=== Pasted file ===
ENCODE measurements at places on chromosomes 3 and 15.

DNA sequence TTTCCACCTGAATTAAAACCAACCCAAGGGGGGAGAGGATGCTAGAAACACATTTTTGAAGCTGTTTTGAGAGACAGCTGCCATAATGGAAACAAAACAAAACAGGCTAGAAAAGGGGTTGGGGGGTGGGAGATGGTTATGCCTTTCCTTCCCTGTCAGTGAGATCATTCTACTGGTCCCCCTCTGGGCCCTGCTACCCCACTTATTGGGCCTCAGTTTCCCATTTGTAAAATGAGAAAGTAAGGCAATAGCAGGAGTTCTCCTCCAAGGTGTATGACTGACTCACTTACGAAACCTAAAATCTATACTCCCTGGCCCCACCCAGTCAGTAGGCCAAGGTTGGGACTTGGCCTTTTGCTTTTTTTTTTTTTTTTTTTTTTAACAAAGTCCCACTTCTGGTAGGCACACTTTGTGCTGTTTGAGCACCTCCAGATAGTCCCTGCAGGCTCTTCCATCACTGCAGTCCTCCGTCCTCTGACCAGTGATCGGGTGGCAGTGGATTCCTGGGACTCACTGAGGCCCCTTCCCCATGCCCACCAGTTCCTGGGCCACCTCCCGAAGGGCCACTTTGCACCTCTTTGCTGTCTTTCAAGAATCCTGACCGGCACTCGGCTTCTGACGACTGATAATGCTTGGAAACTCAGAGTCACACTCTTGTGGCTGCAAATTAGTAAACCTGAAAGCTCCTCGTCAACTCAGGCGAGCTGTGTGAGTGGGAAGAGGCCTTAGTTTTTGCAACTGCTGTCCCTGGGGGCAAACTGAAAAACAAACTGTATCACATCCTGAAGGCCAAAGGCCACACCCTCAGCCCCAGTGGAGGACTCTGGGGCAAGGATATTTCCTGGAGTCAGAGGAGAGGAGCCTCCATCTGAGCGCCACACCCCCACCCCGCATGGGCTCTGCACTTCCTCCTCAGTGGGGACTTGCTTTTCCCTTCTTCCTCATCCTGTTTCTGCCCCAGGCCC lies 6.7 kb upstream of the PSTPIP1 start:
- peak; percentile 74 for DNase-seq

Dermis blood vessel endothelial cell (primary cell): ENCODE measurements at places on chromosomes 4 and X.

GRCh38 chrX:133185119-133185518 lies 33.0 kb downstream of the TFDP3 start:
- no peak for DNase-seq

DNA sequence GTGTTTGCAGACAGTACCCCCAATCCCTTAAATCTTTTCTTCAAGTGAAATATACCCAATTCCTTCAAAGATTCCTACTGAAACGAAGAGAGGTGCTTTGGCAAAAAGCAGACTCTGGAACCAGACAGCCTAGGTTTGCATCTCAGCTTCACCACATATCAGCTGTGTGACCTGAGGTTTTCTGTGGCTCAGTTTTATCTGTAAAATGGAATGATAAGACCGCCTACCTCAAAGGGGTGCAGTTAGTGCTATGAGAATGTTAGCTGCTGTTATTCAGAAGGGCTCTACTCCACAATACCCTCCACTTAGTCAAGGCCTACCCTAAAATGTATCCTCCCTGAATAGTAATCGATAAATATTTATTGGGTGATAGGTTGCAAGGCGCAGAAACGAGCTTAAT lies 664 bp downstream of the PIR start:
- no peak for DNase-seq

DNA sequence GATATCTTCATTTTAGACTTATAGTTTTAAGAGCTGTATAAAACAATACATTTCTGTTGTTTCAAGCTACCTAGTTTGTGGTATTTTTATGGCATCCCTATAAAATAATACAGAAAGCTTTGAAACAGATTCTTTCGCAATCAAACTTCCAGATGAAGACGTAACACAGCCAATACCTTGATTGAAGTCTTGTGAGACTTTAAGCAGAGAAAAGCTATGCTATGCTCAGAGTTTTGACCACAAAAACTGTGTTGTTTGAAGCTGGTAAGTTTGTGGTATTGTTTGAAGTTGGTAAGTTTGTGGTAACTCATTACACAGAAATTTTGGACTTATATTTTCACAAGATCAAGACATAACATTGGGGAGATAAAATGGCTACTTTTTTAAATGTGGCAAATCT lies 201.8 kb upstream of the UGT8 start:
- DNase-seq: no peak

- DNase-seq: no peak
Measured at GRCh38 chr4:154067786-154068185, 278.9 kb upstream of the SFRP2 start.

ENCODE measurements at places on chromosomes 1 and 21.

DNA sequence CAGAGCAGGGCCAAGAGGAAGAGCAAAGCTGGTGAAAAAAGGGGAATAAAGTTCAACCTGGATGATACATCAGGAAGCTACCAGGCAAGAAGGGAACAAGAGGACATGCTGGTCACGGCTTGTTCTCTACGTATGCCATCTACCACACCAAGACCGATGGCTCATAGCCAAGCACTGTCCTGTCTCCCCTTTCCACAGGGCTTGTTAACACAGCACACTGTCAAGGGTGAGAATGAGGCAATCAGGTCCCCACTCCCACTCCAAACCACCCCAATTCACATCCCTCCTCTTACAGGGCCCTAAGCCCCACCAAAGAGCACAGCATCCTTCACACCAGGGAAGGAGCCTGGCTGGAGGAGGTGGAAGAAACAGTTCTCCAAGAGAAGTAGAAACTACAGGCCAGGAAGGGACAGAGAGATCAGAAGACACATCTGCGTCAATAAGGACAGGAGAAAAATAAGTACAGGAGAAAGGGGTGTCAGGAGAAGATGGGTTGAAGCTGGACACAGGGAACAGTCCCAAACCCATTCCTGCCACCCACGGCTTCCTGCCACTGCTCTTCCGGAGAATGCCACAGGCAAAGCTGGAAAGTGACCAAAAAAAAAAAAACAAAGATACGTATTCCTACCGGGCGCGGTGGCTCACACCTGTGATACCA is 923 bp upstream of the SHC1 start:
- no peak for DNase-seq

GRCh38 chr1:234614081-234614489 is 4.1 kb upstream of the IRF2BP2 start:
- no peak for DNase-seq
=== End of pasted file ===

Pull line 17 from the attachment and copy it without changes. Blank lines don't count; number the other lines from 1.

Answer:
- no peak for DNase-seq